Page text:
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Easy Asphodelaceae

Posted: Thu Sep 13, 2007 2:29 pm
by MWP admin
I am trying to identify these two cults of the Asphodel family and my id is Aloe saponaria for the lower one and Aloe ferrox for the higher one?

Posted: Thu Sep 13, 2007 2:47 pm
by RB
Top ones should be aloe vera

Posted: Thu Sep 13, 2007 2:49 pm
by MWP admin
lower ones as stated ?

Posted: Thu Sep 13, 2007 3:42 pm
by jackpot
confirm RB, together with Crithmum (?), Inula, Capparis, Carpobrotus & possibly a yellow flowering variety of Aloe ferox (in front)

Posted: Thu Sep 13, 2007 4:41 pm
by MWP admin
And Dittrichia viscosa by the wall!

So Aloe vera (back) and Aloe saponaria (front). Thanks.
BTW, this was from a cemetry, and there where also large specimens of Pancratium maritimum with fruit having a size of a small-sized egg.

Posted: Thu Sep 13, 2007 5:06 pm
by jackpot
no doubt with A. vera, but ok, ferox could be saponaria (I prefer ferox)

Posted: Thu Sep 13, 2007 5:11 pm
by jackpot
I missed Dittrichia?
Interesting cemetery- but it is prohibited to make pics! :shock:

Posted: Thu Sep 13, 2007 5:32 pm
by MWP admin
Ooops, I miscalled the taxon - I am ref to Inula crithmoides. I always mess these summer these two up!

Here's the chapel from the cemetry (a very small one)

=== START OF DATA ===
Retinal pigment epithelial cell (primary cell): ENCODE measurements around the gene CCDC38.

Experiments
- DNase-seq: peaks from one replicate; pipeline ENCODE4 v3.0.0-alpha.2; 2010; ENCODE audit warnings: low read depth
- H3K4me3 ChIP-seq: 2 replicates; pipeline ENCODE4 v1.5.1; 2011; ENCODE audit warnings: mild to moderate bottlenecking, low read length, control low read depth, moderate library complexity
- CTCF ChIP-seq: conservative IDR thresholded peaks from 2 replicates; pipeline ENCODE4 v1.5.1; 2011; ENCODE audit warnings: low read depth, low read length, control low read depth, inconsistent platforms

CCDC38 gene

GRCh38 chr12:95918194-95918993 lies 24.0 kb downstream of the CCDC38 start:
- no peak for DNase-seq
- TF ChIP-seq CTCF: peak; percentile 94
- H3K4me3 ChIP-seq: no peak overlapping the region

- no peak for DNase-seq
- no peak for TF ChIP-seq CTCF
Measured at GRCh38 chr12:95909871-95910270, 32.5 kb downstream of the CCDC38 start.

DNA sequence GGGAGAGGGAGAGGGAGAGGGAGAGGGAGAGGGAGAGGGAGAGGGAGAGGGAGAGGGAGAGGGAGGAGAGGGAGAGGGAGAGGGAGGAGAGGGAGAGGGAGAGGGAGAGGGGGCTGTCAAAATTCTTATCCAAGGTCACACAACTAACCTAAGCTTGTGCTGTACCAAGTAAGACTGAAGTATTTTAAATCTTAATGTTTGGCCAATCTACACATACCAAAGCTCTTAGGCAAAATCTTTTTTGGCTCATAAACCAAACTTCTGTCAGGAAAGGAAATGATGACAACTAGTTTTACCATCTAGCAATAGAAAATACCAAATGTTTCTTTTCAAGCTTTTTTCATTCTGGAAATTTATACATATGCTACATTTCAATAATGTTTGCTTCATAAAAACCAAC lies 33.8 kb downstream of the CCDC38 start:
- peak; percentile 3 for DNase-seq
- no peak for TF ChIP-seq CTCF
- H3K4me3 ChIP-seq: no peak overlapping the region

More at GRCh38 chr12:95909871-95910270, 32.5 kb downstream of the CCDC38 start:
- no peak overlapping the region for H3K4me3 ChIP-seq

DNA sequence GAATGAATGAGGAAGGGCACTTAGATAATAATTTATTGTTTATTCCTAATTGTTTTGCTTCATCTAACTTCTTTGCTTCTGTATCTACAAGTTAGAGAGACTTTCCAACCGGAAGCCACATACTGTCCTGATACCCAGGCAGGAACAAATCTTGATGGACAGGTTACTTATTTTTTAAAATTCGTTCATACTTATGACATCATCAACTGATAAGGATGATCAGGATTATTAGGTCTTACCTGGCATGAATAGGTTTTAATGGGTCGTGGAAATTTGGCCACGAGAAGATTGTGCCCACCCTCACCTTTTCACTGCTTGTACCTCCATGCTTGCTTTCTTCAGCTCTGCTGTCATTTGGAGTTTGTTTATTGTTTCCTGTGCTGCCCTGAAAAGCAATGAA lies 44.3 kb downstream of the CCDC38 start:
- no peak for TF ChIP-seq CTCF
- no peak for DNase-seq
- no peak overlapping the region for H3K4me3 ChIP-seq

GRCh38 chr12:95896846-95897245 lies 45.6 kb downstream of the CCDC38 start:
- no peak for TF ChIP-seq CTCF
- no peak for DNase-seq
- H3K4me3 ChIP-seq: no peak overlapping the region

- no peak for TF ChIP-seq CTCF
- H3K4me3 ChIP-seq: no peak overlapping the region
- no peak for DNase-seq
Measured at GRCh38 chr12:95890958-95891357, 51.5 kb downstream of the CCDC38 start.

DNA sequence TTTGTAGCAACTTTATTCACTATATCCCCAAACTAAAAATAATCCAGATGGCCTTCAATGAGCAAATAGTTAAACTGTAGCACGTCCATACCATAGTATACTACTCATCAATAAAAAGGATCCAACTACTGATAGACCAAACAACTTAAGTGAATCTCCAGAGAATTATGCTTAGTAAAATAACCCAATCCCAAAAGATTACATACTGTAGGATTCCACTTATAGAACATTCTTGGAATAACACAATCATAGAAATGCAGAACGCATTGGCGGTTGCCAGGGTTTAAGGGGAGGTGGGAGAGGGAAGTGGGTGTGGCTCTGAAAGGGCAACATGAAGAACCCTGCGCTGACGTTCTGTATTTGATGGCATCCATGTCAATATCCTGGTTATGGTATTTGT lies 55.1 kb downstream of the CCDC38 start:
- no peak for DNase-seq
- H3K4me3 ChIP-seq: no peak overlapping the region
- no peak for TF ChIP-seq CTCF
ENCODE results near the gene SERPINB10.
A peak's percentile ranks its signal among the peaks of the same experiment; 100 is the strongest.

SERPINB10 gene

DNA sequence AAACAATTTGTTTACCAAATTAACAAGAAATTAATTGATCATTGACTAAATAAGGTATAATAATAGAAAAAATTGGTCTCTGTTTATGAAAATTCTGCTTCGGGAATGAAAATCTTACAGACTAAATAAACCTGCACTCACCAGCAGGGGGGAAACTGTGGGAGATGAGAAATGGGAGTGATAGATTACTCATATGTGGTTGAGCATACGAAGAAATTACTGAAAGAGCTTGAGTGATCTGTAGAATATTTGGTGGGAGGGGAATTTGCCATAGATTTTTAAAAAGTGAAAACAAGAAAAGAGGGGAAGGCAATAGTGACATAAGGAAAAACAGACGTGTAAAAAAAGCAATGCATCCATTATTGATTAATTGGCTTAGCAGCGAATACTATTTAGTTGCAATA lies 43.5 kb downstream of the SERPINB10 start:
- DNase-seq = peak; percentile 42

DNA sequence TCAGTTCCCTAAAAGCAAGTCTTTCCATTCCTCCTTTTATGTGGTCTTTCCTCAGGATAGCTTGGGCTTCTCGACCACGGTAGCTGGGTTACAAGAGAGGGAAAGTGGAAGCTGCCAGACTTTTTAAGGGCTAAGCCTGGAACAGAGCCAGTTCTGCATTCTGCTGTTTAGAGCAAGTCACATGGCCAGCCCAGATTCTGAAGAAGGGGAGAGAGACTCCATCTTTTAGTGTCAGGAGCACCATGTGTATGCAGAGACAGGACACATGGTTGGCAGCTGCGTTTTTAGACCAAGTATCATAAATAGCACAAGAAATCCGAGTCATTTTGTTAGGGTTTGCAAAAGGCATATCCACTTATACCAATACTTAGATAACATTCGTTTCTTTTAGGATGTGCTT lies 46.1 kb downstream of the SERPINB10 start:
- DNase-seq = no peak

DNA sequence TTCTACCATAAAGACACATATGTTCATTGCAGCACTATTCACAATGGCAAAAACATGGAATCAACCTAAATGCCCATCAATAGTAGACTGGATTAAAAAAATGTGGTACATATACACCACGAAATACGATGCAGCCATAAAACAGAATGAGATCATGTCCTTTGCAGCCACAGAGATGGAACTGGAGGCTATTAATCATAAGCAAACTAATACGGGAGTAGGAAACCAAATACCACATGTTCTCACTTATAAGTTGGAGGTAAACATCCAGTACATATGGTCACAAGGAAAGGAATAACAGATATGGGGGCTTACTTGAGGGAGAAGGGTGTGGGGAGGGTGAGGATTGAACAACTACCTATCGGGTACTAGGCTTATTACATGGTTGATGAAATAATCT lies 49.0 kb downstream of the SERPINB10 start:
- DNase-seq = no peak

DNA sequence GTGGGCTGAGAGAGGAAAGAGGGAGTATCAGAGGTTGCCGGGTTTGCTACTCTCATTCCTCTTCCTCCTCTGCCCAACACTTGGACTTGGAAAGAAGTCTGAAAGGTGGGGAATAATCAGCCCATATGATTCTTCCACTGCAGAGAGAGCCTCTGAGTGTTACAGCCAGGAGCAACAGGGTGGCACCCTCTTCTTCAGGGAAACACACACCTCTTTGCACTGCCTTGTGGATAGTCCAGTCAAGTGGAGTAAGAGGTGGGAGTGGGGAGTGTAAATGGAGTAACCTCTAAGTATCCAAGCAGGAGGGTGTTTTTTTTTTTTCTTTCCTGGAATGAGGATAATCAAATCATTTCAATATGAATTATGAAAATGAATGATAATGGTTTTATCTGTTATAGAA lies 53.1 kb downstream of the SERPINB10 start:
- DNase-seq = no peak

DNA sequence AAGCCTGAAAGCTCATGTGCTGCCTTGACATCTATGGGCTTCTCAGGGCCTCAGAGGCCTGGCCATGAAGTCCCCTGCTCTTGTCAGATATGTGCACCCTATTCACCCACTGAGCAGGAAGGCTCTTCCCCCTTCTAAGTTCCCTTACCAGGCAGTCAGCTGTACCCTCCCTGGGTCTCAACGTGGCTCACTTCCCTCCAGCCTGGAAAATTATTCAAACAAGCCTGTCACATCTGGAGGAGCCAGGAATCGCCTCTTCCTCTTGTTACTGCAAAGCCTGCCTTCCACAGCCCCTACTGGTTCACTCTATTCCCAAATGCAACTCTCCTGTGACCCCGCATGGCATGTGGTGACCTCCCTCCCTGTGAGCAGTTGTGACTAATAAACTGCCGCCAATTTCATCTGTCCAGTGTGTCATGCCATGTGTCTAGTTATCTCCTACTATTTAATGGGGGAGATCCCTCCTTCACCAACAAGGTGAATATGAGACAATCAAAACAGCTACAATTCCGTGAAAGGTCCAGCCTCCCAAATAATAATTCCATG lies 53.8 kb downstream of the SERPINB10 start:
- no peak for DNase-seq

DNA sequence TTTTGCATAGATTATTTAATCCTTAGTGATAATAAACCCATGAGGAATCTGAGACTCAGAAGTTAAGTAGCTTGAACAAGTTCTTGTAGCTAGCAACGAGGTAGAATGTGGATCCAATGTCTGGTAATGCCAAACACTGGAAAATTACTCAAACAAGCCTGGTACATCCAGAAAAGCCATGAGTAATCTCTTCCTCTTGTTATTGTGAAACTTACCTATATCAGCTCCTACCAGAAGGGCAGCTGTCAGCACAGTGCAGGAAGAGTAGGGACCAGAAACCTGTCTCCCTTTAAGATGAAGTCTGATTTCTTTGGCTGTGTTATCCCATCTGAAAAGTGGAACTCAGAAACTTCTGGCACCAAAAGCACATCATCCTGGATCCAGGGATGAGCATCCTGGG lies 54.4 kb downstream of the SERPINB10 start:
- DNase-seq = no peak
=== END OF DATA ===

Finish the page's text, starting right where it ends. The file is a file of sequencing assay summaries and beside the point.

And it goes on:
Posted: Thu Sep 13, 2007 5:33 pm
by MWP admin
Is Aloe saponaria and A. ferox the same (synonyms) ??

Posted: Thu Sep 13, 2007 6:56 pm
by MWP admin
So here is an Aloe vera naturalised on the coast!

Posted: Fri Sep 14, 2007 8:43 am
by jackpot
no- 2 diff. sp.

Posted: Fri Sep 14, 2007 9:07 am
by RB
Actually I am of the impression that Aloe vera was originally not naturalised but a native plant. However it is likely that due to collection of this plant for its properties, it likely died out as a "true" wild plant, and possibly the ones that one finds wild (such as at Cirkewwa) may originally have been planted.

I think there is a thread about this plant on the forum.


Posted: Fri Sep 14, 2007 9:12 am
by RB
And BTW you were in Kalkara/Rinella...

Posted: Fri Sep 14, 2007 10:43 am
by MWP admin
The plant is tought to be an archaeophyte (has been on our islands from ancient times) but the photo taken is a naturalised one, and those singular specimen scattered around on the coast are in my opinion all naturalised. A true native population of Aloe vera should consist of hundreds (or thousands) of plants close to each other.